Experiments on tree seedlings have given new clues to why some tropical species are better at surviving drought than others. The results could help to restore forests devastated by logging and increase their resilience to climate change.
At the site of the Sabah Biodiversity Experiment in Malaysian Borneo a team led by Oxford University scientist Professor Andy Hector exposed seedlings of ten tropical tree species to a simulated drought to study how levels of compounds called non-structural carbohydrates (NSCs) affected their survival.
They found that those species with higher-levels of NSCs survived from 5-17 days longer in drought conditions. The experiments also confirmed the role of NSCs by showing that seedlings of all species died more quickly from drought when they had their NSC levels artificially lowered.
A report of the research is published in Nature Climate Change.
The function of non-structural carbohydrates (water soluble sugars and starch) in plants, and exactly how they make plants more resilient to drought, is poorly understood. However the new research provides the first clear experimental evidence of a link between higher levels of NSCs before drought and increased drought survival.
"The diversity of tropical forests is staggering but explaining why this diversity arose and how it is maintained is a puzzle," says Professor Andy Hector of Oxford University's department of plant sciences, senior author of the study.
"We've shown that different species appear to have evolved different levels of drought-busting compounds which probably play an important role in defining their different ecological niches and which means diverse mixtures of species may be an important insurance against the increasing drought predicted by climate change models," he adds.
To test whether NSCs played a role in helping plants to resist drought, as had long been suspected, the researchers took advantage of Borneo's season-less tropical climate: to manipulate NSC levels they raised some seedlings first under dark conditions and then swapped them to lighter growth conditions while doing the opposite with another set.
The two groups of seedlings were similar in every way except those that were raised under dark conditions last had run down their stores of NSCs whilst those that were finished off under lighter conditions had replenished their stores.
Seedlings of ten species, all with normal or experimentally-reduced levels of NSCs, were then hit with a simulated drought until all the seedlings died. Those with experimentally-reduced levels of NSCs died more quickly. The same relationship was confirmed when comparing across species – those with higher levels of NSCs survived longer under drought.
"We now have a characteristic trait – levels of these previously unseen non-structural carbohydrates – that seems to allow us to predict which species and individuals are more vulnerable to drought," says lead author Michael O'Brien who conducted the work as part of his PhD research at the University of Zurich.
According to Sebastian Leuzinger, now at the Auckland University of Technology, New Zealand, "These results also contribute to the hotly-debated topic of what exactly kills plants in a drought - whether they actually die of thirst or whether they starve to death."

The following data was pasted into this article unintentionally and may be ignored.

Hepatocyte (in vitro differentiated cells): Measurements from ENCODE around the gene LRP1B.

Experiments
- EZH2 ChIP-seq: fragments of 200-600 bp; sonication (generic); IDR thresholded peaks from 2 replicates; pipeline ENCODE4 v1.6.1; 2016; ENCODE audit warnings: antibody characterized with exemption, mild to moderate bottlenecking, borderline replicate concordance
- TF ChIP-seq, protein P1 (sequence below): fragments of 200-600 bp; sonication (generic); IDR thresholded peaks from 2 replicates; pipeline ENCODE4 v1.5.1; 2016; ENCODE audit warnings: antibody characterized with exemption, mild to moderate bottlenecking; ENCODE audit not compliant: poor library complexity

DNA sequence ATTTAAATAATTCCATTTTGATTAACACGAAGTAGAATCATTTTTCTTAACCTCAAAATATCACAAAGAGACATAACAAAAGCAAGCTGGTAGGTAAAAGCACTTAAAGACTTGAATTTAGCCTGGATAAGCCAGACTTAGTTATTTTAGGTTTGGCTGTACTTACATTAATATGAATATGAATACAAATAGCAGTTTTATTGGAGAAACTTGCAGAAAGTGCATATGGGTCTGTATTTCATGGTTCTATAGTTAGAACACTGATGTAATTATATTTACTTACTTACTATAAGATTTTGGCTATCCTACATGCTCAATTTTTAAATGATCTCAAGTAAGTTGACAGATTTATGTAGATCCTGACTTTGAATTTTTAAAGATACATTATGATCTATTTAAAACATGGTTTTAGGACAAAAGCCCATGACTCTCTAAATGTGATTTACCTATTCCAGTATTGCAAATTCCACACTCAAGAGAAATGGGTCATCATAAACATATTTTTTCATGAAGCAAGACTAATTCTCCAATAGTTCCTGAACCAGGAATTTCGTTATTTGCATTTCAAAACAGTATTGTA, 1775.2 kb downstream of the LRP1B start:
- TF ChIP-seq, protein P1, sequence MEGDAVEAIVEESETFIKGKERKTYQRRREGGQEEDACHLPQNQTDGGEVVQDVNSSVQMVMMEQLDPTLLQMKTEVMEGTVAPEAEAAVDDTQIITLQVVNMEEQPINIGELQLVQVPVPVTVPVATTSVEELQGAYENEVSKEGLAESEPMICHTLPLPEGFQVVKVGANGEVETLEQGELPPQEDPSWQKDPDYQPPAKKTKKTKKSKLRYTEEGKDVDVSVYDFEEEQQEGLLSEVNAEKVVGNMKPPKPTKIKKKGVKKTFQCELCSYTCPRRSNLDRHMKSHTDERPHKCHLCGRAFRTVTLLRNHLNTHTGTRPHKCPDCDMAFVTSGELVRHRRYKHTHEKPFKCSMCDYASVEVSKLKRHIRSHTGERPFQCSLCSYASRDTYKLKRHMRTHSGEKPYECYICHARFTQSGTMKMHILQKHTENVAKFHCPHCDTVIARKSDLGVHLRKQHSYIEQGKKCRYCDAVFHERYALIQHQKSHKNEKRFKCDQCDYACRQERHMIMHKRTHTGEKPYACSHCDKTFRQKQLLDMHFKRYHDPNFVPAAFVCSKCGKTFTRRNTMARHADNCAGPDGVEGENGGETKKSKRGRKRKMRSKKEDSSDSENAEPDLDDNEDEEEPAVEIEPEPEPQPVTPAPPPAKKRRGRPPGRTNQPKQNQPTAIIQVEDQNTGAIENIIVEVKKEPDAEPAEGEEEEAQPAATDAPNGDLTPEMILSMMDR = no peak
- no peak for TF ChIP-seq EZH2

To photosynthesize plants must take in carbon dioxide through pores in their leaves called stomata but in doing so they also lose moisture. Drought can cause embolisms (bubbles) to form in the xylem, the pipes inside plants that carry water from the roots to the leaves, breaking the flow and leading to death by desiccation.
However, to avoid this, plants can close their stomata to resist drought. But with their stomata closed plants cannot take in the CO2 they need for photosynthesis and so they slowly starve to death. The team's experiments show that the plants with reduced non-structural carbohydrates suffered hydraulic failure but were not out of food reserves - so the results strongly support the view that drought causes death by desiccation rather than starvation, at least for tropical trees.
"Because we can now predict the drought resistance of species based on the levels of these drought-busting compounds we have the potential to restore logged forests in the region with designer species mixtures selected to ensure drought resilience. The current system of replanting logged areas as monocultures of single species risks leaving areas vulnerable to a complete wipe out if severe droughts hit as predicted by climate models for many of the forests in South East Asia," explains Professor Hector. "The next stage is to see how well our experimental results do in predicting patterns in the forests under natural conditions."
The research is part of the Sabah Biodiversity Experiment, one of the world's largest ecological experiments that studies how the diversity of trees in tropical forests affects the functioning and stability of these threatened ecosystems and how these forests can be protected and restored.
The project comprises 500 hectare of previously logged tropical forest that have been left to regenerate naturally or replanted using either monocultures (the usual practice) or higher-diversity species mixtures. The researchers worked out of the Danum Valley Field Centre in the Malaysian state of Sabah on the island of Borneo.